Juan was keen to work as a chef, inspired by his Aunty, also a chef. At 19, he had completed his HSC as well as a Hospitality II course a few years ago, but had not been able to find a job.
Lou, a local restaurant owner in Kempsey, had always wanted to help the local Aboriginal community by training and employing an Indigenous chef, but had not been able to find anyone. Seeing the difference Real Futures have made to the community in Kempsey, he trusted them when they suggested giving Juan a trial as an apprentice.
Katie from Real Futures worked with Juan to prepare him for his apprenticeship, including being very frank with him about the realities of a high-pressure kitchen environment. She even got him to watch some episodes from a Gordon Ramsay series to make sure he was honestly up for the challenge.
Juan watched the show and rang the next day to say, “I can do this.”
Using government funding support, Katie helped Juan with a uniform and personal protective equipment (PPE). And on the day of his trial, she picked him up from his home, took him to Lou’s restaurant, and dropped him home afterward.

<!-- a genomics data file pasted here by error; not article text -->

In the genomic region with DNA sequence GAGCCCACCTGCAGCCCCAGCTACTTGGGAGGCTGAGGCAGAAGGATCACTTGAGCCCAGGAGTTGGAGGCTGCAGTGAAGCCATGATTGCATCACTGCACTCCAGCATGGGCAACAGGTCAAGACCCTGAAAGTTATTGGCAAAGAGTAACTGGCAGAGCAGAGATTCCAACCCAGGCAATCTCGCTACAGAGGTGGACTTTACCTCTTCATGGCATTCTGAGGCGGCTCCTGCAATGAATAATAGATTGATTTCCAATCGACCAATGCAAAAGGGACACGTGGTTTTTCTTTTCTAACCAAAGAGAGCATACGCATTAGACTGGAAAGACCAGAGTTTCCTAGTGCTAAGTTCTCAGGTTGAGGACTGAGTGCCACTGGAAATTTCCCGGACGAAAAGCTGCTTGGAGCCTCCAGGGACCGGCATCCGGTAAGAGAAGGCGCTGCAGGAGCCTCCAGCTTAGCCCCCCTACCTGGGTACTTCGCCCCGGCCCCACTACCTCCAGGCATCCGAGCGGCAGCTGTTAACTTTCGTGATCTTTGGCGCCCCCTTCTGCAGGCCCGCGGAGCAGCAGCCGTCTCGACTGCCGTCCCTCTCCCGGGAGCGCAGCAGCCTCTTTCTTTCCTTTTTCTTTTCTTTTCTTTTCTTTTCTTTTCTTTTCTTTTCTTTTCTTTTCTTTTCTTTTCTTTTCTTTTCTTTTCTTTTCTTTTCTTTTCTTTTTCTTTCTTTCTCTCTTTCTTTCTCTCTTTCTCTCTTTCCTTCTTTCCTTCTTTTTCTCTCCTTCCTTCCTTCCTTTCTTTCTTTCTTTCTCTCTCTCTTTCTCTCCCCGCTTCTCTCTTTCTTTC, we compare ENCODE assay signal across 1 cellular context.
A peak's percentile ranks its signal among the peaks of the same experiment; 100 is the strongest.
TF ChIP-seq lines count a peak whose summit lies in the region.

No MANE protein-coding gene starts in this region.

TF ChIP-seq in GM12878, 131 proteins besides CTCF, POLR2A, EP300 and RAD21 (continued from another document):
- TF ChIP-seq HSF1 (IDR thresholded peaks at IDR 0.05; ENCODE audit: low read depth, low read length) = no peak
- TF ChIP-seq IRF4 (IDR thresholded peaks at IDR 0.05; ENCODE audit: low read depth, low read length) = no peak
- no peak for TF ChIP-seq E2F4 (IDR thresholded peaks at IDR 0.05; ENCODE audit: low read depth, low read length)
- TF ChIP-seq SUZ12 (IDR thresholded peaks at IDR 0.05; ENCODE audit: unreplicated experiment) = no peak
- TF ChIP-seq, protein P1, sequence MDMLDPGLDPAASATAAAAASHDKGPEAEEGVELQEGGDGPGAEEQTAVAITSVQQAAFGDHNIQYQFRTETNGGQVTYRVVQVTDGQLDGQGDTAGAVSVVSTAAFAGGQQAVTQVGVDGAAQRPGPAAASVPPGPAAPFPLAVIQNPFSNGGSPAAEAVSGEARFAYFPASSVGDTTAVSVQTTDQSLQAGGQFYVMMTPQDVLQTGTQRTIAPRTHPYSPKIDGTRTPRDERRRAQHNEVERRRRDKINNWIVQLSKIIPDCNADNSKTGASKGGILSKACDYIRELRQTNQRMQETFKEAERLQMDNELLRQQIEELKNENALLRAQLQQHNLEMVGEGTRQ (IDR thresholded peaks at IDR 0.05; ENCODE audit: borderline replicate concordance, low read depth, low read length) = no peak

The trial was successful and Juan began an apprenticeship with Lou in early May 2021 He is very dedicated and walks or catches a bus to work; rain or shine, he is never late. He is delighted with the apprenticeship and after every shift, he shakes Lou’s hand and thanks him for the opportunity.
For his part, Lou is absolutely astounded by Juan’s commitment: “He’s the best I’ve ever had; he’s a little ripper,” he says.
Juan has been on night shifts and loves that as well.
Due to Juan’s commitment, he is set to complete his apprenticeship in two years, instead of the usual four years.
The community has also benefited, with Juan’s girlfriend inspired to get a traineeship in childcare. Katie says four or five of Juan’s friends have also turned up to the Kempsey office looking for work or apprenticeships as well.